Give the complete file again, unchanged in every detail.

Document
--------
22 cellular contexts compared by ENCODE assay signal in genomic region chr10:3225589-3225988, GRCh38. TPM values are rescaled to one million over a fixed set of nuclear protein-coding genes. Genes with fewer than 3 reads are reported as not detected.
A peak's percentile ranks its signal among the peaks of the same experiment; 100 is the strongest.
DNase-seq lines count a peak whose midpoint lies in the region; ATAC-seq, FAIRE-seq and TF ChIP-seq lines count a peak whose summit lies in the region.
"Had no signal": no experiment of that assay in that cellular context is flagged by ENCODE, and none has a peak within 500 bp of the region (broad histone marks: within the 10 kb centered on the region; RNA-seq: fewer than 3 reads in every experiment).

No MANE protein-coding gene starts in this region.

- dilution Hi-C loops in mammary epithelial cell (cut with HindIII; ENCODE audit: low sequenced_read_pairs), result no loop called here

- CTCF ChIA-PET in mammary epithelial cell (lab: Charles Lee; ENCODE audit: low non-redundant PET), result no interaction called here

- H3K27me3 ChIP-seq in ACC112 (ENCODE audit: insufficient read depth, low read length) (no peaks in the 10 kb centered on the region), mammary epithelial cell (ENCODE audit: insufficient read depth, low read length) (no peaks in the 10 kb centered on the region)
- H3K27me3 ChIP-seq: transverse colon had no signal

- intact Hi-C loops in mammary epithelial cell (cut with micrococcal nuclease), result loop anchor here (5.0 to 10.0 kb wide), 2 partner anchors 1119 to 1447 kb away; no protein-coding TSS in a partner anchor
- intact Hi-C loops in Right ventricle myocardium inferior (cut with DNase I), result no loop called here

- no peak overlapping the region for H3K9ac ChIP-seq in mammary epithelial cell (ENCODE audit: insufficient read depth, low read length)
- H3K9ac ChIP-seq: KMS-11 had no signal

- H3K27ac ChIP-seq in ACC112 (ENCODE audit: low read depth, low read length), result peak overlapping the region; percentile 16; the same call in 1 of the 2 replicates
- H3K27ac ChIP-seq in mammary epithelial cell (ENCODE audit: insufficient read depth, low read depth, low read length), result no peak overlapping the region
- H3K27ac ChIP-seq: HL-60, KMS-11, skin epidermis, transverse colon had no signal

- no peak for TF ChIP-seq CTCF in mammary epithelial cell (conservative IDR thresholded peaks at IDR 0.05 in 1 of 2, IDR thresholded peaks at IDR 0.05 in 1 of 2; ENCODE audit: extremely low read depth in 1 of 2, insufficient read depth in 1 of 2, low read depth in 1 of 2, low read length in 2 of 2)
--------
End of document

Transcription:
22 cellular contexts compared by ENCODE assay signal in genomic region chr10:3225589-3225988, GRCh38. TPM values are rescaled to one million over a fixed set of nuclear protein-coding genes. Genes with fewer than 3 reads are reported as not detected.
A peak's percentile ranks its signal among the peaks of the same experiment; 100 is the strongest.
DNase-seq lines count a peak whose midpoint lies in the region; ATAC-seq, FAIRE-seq and TF ChIP-seq lines count a peak whose summit lies in the region.
"Had no signal": no experiment of that assay in that cellular context is flagged by ENCODE, and none has a peak within 500 bp of the region (broad histone marks: within the 10 kb centered on the region; RNA-seq: fewer than 3 reads in every experiment).

No MANE protein-coding gene starts in this region.

- dilution Hi-C loops in mammary epithelial cell (cut with HindIII; ENCODE audit: low sequenced_read_pairs), result no loop called here

- CTCF ChIA-PET in mammary epithelial cell (lab: Charles Lee; ENCODE audit: low non-redundant PET), result no interaction called here

- H3K27me3 ChIP-seq in ACC112 (ENCODE audit: insufficient read depth, low read length) (no peaks in the 10 kb centered on the region), mammary epithelial cell (ENCODE audit: insufficient read depth, low read length) (no peaks in the 10 kb centered on the region)
- H3K27me3 ChIP-seq: transverse colon had no signal

- intact Hi-C loops in mammary epithelial cell (cut with micrococcal nuclease), result loop anchor here (5.0 to 10.0 kb wide), 2 partner anchors 1119 to 1447 kb away; no protein-coding TSS in a partner anchor
- intact Hi-C loops in Right ventricle myocardium inferior (cut with DNase I), result no loop called here

- no peak overlapping the region for H3K9ac ChIP-seq in mammary epithelial cell (ENCODE audit: insufficient read depth, low read length)
- H3K9ac ChIP-seq: KMS-11 had no signal

- H3K27ac ChIP-seq in ACC112 (ENCODE audit: low read depth, low read length), result peak overlapping the region; percentile 16; the same call in 1 of the 2 replicates
- H3K27ac ChIP-seq in mammary epithelial cell (ENCODE audit: insufficient read depth, low read depth, low read length), result no peak overlapping the region
- H3K27ac ChIP-seq: HL-60, KMS-11, skin epidermis, transverse colon had no signal

- no peak for TF ChIP-seq CTCF in mammary epithelial cell (conservative IDR thresholded peaks at IDR 0.05 in 1 of 2, IDR thresholded peaks at IDR 0.05 in 1 of 2; ENCODE audit: extremely low read depth in 1 of 2, insufficient read depth in 1 of 2, low read depth in 1 of 2, low read length in 2 of 2)